Stefan continued working for the lift company and led ski tours to areas the lifts didn’t access.  One summer Renate even remembered helping him paint the top of the Red Chair.  Despite working for the lift company and receiving a lifetime pass in 1980, Stefan continued to prefer walking up, occasionally taking a lift as far as midstation before beginning his climb.

According to Renate, the only person who could go up the mountain on skis faster than her father was Seppo Makinen: “It took my dad three hours, probably, to get to the peak.  Seppo made it in an hour and a half.  I think he actually ran, you know, on his cross country skis, and my dad walked on his cross country skis, but Seppo ran.  He was also considerably younger than my father.”

Stefan Ples, long-time resident of Whistler, receives a lifetime pass from Garibaldi Lifts President Franz Wilhelmsen in recognition of his long involvement with Whistler Mountain.  Whistler Question Collection, 1980.

Parts of Stefan’s legacy can be seen throughout the area though many may not know of his role in creating it, from the Tyrol Lodge to the two runs off Whistler Peak that bear his name (Stefan’s Chute and Stefan’s Salute).  He was a founding member of the Alta Lake Volunteer Fire Department in the 1960s and helped start Whistler’s first Search and Rescue Team in 1973.  His name can also be found on the Stefan Ples trophy, the prize for the overall winners of the Peak to Valley Race, as he like to climb to the peak and then ski all the way down.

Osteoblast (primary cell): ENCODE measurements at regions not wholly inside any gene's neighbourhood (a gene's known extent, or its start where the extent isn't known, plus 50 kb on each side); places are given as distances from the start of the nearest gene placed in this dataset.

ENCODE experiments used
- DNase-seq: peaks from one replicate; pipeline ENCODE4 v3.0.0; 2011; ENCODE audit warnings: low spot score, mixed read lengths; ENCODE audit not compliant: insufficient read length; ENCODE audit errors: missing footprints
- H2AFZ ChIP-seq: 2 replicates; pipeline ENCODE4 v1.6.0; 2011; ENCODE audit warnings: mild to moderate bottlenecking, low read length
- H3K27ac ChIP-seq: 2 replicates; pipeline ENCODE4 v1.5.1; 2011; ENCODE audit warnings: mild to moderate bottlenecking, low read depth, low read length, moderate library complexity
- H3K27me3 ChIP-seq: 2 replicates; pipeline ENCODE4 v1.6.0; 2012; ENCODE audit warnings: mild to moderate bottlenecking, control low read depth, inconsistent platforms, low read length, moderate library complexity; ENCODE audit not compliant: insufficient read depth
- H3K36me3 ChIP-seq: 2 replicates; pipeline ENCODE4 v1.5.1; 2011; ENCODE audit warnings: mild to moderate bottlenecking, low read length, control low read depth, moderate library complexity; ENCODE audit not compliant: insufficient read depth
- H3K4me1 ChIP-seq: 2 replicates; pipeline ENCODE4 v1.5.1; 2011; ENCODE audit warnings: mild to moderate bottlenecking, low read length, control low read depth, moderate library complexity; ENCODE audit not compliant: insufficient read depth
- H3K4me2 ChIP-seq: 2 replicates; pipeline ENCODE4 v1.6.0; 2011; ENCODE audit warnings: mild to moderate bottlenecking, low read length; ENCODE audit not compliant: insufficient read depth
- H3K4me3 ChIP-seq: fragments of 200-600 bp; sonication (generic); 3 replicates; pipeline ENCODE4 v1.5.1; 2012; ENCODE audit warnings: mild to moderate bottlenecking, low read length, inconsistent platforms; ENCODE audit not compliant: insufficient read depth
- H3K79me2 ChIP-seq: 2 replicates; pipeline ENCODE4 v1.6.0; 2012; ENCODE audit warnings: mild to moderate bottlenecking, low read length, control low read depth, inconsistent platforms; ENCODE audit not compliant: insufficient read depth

Though some people may come to Whistler to build a career or make it rich, Renate said of her father that, “All he wanted to do was be in the mountains,” a goal it would appear he certainly accomplished.

This Week in Photos: February 22

1979

The crowds begin to arrive – the Olive Chair loading area on Thursday.

Blizzard! The scene looking down the Green Chair during the snowstorm on Tuesday.

The shed at Mons the day after firefighters were on the scene attempting to put out the blaze.

1980

Election day in the Myrtle Philip School gym.

Two of the many Japanese ski writers who have been visiting Whistler lately – From Skier Magazine in Tokyo (l to r) Photographer ‘Dragon’, Writer ‘Ando’, and Toshi Hamazaki of Whistler.

The new “guard rails” installed to protect the Lift Company office windows from skis.

No diplomatic immunity here – Mons prepares to tow away the Question truck from the lift base.

1981

Students at Myrtle Philip School take a look at cameras through the ages.

Nancy Green, Prime Minister Trudeau and Hugh Smythe spend the day taking in Blackcomb.

The Prime Minister was also taken on a tour of the construction sites of Whistler Village.

An unusually bright and empty view of the bar at Tapley’s.

Whistler Mountain’s Franz Wilhelmsen and Peter Alder watch proudly as Whistler’s Black Chair carries passengers for the first time this season on February 21.

1982

Search and Rescue Squadron 422 from Comox dropped into Whistler last week for a mountain rescue training session.